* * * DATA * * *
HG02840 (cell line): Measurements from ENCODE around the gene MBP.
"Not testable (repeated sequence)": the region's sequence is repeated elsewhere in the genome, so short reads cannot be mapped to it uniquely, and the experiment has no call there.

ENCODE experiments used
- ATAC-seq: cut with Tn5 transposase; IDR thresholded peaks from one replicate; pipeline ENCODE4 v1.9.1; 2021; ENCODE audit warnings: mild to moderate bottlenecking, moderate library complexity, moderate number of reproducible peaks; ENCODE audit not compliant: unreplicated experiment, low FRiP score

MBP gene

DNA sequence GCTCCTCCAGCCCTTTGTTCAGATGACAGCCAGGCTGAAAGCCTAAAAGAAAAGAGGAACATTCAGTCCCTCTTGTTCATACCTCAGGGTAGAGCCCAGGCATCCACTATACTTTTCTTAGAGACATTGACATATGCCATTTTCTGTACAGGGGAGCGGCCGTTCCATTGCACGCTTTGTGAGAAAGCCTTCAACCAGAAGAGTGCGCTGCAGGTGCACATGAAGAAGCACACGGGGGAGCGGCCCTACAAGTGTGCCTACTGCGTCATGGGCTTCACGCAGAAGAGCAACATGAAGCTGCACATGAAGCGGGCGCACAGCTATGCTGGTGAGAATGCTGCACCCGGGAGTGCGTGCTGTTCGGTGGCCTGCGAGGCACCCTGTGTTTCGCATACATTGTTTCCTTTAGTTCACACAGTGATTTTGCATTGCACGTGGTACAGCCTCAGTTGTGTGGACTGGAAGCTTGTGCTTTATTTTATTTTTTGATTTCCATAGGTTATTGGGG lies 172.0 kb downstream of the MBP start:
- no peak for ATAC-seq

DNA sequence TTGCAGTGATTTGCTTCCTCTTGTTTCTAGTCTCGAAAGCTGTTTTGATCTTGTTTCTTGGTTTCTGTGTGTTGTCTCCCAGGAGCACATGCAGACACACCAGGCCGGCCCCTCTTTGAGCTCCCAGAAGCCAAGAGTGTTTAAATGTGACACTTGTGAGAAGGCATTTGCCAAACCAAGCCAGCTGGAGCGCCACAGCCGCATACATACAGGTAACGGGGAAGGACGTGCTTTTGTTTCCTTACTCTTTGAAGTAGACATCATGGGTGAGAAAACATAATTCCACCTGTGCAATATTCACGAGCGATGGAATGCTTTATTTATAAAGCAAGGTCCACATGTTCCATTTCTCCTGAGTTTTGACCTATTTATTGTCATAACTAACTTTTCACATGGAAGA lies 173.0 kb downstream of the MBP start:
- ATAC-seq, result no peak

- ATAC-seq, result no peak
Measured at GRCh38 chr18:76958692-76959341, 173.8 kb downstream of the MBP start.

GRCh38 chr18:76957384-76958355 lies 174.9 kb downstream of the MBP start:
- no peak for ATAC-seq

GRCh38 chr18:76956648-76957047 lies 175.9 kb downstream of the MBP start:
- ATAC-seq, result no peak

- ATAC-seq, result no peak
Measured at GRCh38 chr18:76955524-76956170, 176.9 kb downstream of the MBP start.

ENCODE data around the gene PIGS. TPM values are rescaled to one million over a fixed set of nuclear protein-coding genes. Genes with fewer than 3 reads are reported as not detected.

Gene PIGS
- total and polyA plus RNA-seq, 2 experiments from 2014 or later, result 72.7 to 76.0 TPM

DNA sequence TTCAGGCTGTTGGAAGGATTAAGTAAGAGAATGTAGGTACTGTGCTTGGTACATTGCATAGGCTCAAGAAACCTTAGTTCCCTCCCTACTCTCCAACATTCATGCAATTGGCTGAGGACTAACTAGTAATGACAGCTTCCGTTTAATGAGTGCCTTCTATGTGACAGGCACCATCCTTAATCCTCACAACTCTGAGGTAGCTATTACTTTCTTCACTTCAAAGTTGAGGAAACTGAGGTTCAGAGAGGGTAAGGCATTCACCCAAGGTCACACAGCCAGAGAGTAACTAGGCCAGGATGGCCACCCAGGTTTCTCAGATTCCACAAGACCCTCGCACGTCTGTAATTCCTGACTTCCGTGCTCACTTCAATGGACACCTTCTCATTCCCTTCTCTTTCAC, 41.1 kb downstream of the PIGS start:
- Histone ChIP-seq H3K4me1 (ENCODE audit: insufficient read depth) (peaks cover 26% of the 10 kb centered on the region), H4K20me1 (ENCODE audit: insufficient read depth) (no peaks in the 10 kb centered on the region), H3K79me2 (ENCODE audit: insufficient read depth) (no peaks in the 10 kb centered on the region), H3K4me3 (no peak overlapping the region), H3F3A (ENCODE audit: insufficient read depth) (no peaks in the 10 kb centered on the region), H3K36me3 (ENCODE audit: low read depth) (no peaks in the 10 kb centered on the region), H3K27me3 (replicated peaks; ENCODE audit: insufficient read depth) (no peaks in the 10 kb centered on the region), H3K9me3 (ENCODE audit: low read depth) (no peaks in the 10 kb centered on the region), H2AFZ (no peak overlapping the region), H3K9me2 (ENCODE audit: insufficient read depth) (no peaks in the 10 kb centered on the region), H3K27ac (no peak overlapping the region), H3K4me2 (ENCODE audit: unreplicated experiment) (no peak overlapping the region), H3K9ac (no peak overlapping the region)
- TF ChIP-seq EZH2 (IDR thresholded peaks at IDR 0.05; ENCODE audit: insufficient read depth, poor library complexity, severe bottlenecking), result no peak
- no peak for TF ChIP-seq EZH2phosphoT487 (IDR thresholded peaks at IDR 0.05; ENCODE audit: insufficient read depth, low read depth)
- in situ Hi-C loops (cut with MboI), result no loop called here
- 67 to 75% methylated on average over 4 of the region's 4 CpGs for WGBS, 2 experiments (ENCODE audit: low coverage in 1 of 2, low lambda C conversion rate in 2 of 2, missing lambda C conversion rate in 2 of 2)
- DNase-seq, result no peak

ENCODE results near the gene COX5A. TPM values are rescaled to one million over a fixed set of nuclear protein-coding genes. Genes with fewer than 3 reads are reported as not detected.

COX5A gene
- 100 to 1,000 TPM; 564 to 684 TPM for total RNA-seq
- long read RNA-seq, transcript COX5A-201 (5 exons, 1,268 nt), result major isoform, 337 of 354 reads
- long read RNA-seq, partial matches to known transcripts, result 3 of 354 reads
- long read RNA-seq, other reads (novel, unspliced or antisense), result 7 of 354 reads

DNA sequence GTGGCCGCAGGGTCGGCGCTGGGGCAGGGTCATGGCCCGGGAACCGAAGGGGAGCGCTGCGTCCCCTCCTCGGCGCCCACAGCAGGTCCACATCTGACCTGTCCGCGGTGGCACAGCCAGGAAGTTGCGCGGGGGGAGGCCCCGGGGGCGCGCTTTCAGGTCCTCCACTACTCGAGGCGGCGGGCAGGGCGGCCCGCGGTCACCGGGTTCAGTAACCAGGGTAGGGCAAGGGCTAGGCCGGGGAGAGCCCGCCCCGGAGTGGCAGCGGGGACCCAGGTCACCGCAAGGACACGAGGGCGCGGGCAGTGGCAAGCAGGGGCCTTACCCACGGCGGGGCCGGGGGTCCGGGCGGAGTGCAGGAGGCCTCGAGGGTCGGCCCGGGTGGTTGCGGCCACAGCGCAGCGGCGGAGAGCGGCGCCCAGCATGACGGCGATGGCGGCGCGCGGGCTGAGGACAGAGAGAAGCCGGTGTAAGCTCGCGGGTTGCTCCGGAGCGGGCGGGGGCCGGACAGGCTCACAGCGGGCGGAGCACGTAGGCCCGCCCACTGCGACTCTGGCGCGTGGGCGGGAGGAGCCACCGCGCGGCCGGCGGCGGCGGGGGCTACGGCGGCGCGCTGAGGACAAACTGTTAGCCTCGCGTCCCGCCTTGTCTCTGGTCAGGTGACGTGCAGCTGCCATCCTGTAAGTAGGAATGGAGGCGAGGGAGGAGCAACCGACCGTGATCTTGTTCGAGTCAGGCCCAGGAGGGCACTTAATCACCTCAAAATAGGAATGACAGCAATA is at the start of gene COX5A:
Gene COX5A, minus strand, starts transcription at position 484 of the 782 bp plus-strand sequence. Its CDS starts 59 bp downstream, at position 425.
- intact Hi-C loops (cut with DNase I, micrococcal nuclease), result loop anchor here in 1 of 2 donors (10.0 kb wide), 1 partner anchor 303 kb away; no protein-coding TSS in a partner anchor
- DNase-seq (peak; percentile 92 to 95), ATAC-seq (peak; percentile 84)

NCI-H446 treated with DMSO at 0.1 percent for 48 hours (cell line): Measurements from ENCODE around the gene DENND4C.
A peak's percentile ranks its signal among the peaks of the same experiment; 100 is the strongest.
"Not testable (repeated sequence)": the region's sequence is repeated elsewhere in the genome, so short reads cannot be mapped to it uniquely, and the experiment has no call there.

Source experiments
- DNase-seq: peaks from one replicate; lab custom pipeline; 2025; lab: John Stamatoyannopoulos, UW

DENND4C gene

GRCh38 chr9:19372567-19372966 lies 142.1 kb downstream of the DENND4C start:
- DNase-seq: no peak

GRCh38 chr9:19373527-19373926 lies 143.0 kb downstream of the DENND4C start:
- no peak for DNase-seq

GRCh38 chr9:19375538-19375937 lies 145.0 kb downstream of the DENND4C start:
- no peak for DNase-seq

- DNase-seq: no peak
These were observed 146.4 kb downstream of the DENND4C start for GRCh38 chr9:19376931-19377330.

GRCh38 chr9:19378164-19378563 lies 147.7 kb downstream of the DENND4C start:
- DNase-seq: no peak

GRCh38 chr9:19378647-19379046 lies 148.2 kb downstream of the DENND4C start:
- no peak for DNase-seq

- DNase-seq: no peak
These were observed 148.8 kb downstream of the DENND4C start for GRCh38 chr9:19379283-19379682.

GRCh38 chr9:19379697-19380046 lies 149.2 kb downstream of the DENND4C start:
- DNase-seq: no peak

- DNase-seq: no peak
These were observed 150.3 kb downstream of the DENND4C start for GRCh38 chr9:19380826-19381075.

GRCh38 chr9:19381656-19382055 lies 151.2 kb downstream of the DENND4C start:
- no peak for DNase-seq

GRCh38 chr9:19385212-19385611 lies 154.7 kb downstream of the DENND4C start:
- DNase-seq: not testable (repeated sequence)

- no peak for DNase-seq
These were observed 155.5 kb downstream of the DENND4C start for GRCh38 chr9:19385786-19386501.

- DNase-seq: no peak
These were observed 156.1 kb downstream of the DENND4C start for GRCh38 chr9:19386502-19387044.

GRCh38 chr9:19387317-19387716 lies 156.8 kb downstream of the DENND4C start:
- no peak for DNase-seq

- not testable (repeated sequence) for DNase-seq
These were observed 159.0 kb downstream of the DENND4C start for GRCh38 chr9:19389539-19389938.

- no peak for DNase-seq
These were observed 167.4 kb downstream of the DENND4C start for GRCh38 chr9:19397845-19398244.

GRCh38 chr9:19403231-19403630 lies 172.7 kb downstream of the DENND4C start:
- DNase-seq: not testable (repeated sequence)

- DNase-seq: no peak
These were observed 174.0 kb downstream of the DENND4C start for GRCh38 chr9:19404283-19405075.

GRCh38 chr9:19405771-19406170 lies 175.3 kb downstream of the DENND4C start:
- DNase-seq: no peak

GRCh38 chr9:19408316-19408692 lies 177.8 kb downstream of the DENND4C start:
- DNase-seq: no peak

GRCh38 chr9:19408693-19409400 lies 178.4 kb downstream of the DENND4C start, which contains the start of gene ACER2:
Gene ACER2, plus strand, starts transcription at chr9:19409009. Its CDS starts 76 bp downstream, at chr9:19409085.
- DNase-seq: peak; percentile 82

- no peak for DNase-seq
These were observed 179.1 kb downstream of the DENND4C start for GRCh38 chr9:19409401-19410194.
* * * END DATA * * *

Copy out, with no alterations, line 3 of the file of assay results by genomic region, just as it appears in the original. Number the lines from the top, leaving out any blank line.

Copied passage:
ENCODE experiments used